I guess if I did get to go to a conference, I’d major on building my PLN and spend as little time as possible in an exhibit hall. The truth is, Will, being a good educator isn’t easy, and no gadget is going to revolutionize anyone’s teaching. Can they make a difference? Sure. I’ve talked the small schools I work with in equipping teachers laptops, document cameras, and LCD projectors. We’ve learned to use the tools well. But the teachers I work with are not good teachers because of the tools. That’s not what make them good at what they do. And there are no ten “easy” steps to being a good educator. It takes a strong commitment to continuing to learn and grow in their pedagogy and love for teaching. Thanks again.
Harlan howe says
I have to admit, I do like looking at the shiny stuff. I like to go see what surprises me. Perhaps I get a bit of an ego boost when the answer is “not much.” I agree, everybody wanted to sell me an IWB – it is interesting to see how many different ways there are to make it work – pens, fingers, microdots, IR, Bluetooth, GPS, disturbances in my chi….
I saw the guy with the small dry erase boards, too. I look at it as a reminder that technology is an amazing tool, but we can’t rely on it alone to do the teaching. Even the best tools lose their edge if they are used day-in-and-day-out. (overheard from a student last year: “if Mr. _____ uses that ____ board again tomorrow, I’m gonna scream.”) So I don’t know whether that vendor will be able to make it again, but I do see value in his presence, albeit likely different from the value he sees in it.
I guess where I am going with this is that every teacher needs a repertoire, a toolbox, if you will. Assembling that toolbox takes time, expertise, and perhaps money. Knowing how to use it is not easy. But some tools in the box (e.g., a circular saw) might do some things more easily than others (e.g, a hand saw). Nevertheless, you can’t build anything with just one tool.
Carl Anderson says
I think I spent a grand total of 15 minutes in the exhibit hall at ISTE10 before I had to leave. Indeed it was nauseating, gave me the willies. However, though it was up in the attic the place was jam packed when I was there. I worry about those <50% who spent too much time there. I also worry about those who might mistake a “session” by a vendor on the exhibit floor (yes, there were plenty of areas set up for vendor-PD) as being the same as a session given as part of the official ISTE session schedule.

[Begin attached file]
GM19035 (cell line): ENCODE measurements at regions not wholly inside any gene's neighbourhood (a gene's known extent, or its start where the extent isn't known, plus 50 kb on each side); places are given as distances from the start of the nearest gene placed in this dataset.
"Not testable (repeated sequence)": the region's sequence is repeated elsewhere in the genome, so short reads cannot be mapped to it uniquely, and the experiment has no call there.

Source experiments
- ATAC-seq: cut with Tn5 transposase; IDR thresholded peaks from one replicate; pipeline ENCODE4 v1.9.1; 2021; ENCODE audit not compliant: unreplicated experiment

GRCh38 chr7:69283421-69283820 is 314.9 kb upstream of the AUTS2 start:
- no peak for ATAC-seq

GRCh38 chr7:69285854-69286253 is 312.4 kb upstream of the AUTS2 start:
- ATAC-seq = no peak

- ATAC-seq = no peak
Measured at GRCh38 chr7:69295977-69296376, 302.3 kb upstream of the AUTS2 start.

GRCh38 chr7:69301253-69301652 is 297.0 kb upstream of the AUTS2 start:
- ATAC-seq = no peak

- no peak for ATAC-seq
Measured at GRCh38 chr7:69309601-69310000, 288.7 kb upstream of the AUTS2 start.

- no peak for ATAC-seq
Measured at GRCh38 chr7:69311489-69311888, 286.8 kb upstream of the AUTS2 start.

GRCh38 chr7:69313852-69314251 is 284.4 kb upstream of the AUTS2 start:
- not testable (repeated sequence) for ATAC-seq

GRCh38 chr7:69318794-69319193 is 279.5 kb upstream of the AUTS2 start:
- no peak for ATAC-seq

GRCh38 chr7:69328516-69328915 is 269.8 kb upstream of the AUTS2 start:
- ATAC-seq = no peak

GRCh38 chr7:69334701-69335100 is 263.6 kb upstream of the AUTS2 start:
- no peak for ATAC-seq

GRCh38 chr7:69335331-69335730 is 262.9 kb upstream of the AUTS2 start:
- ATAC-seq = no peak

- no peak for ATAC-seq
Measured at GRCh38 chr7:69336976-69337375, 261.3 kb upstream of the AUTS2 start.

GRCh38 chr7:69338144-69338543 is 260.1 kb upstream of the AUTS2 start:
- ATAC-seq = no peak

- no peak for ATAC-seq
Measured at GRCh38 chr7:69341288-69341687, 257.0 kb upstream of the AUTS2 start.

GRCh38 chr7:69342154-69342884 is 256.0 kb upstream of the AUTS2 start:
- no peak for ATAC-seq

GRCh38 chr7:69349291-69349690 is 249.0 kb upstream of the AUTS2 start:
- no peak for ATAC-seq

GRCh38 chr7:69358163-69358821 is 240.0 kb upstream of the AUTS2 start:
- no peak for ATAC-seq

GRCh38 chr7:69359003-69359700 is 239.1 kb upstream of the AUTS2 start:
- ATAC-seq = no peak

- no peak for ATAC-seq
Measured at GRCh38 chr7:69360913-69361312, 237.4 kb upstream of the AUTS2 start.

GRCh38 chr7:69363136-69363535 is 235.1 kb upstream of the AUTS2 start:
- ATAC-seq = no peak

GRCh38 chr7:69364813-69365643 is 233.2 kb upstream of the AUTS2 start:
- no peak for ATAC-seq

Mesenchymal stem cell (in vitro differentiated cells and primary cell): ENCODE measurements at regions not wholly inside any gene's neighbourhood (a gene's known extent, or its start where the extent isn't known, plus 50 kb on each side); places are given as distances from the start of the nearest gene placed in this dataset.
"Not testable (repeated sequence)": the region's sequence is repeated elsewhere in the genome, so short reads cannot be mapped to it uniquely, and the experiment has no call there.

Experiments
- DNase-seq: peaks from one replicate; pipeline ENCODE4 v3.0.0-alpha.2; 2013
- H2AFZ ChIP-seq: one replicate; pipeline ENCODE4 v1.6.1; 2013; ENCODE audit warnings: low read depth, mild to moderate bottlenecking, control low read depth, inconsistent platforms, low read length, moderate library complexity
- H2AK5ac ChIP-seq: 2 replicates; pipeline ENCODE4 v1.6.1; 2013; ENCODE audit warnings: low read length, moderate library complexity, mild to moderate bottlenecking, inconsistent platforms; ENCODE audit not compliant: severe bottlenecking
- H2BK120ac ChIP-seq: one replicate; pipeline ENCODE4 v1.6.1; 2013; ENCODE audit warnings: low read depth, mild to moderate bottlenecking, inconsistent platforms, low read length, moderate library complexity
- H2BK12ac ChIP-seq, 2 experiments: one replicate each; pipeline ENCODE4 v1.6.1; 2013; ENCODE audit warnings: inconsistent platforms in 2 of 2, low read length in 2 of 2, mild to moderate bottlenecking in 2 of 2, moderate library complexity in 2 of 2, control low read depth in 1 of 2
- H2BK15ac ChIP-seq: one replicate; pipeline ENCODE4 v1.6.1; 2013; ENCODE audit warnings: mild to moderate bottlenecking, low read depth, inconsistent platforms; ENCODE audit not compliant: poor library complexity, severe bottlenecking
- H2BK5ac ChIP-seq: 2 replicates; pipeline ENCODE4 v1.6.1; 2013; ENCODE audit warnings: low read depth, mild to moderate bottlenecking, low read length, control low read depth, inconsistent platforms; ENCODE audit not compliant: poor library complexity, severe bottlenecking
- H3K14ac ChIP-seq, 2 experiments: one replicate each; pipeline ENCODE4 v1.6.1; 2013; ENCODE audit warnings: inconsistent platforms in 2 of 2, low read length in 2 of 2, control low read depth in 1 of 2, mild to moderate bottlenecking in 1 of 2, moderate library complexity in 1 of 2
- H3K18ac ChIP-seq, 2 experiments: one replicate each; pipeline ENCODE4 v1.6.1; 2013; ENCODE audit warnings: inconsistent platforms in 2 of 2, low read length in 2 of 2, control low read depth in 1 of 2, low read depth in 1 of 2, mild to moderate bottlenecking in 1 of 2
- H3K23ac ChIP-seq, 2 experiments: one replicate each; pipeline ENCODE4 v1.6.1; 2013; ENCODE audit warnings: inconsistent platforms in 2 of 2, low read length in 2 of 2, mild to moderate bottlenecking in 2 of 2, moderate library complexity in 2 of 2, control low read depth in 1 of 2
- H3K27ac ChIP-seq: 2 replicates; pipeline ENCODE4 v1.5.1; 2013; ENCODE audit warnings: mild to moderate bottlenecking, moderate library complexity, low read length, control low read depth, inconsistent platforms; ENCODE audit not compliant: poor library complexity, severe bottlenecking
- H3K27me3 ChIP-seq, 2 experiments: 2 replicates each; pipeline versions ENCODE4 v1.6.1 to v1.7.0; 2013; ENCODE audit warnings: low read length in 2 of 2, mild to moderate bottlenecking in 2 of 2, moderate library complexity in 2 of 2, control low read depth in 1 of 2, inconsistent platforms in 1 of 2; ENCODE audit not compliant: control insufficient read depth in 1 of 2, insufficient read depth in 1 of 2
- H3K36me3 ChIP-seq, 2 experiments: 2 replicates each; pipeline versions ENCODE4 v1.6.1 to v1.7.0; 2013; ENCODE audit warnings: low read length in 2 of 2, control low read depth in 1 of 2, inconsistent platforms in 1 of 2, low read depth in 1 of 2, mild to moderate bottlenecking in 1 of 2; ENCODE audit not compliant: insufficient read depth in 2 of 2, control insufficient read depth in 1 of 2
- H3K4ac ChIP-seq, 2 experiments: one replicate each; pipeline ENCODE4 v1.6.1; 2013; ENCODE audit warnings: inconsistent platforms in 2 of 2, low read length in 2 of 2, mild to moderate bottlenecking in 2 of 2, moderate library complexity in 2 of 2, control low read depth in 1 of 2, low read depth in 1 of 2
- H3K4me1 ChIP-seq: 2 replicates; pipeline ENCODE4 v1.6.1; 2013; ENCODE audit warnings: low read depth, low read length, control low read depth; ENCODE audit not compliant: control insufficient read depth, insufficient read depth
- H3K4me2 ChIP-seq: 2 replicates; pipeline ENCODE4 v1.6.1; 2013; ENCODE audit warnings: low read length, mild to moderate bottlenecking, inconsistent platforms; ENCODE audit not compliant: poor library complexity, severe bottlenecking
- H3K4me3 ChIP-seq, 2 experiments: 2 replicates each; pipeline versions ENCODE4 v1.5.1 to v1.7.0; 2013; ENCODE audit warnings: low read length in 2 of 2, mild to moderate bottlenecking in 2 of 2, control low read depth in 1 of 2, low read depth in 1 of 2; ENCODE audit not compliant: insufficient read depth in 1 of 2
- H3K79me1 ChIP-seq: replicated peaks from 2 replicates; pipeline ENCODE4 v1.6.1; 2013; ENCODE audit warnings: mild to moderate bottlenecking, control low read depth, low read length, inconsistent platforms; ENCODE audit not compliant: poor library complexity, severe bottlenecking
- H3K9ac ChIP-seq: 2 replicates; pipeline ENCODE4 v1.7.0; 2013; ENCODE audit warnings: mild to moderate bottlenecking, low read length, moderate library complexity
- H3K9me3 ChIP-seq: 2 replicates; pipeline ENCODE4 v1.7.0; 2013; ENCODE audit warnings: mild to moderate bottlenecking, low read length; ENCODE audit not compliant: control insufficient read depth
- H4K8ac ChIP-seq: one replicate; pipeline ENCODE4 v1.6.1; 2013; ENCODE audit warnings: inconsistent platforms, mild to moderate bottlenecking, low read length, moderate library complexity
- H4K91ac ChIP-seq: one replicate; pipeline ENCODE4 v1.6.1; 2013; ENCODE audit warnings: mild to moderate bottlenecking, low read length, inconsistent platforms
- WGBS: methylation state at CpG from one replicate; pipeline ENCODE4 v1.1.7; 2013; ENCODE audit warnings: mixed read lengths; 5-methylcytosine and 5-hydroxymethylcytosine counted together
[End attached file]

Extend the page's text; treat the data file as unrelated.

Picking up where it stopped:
I was also surprised to see how vendors used scanners to enter you in their “drawings” instead of using the conference-provided pull-tabs I have seen at other regional conferences. This was smart on their part because it meant you actually had to engage with a vendor before dropping your name in for that free iPod or classroom set of clickers. Couldn’t just drop and run like I usually do. I also didn’t see anything, or hear anyone talk about anything, that was particularly new, fascinating, or ground-breaking there this year. Wish I had though. I do worry about the future of exhibit halls at our conferences. It seems like a miserable place to try to hawk goods. Its a necessary evil and the more we see vendors dwindle the more it will cost us to attend these conferences.
John Peters says
I’m sorry I missed you in Denver Will. After reading your post, I can see why.
I was thinking about the expansiveness of the Exhibit floor as well at ISTE 2010. There seems to have been quite a few blog posts lately from folks who question the sanity of it all!
Although I realize its necessary, beneficial and profitable for the vendors themselves, does there need to be 15, or so, different interactive whiteboard vendors in attendance? I know that fees generated make it possible for ISTE to provide much good in the conference I think that the Exhibit floor can be overwhelming.
In all fairness, I did meet some good folks. Califone, which specializes in headphones and audo/visual equipment took my wife and I out to a wonderful dinner. Faronics, a software company that we use several of their products in our school, had a drawing where I won an Amazon Kindle. Qwizdom Student Response Systems, I have one of their products and they were just as nice as they could be.
I have to be truthful however, I do like the Edu-swag that you can pick up by cruising the Exhibit floor for a while. On our drive home from Denver, my wife and I had an enjoyable time looking through the bags and the assorting “things” we had collected. I probably have enough new T-Shirts to last until ISTE 2011, maybe have enough new pens to last me until Christmas and have enough hand sanitizer to last at least until November.
Maggie Jensen says
Will, Never be afraid to be a vendor! Just think, you can lead the vendors in providing the really valuable help for teachers as you know how to integrate the technology better than most!
Great seeing you and Sheryl in Denver. I hope you can get back to Cattaraugus-Allegany sometime soon. maggie jensen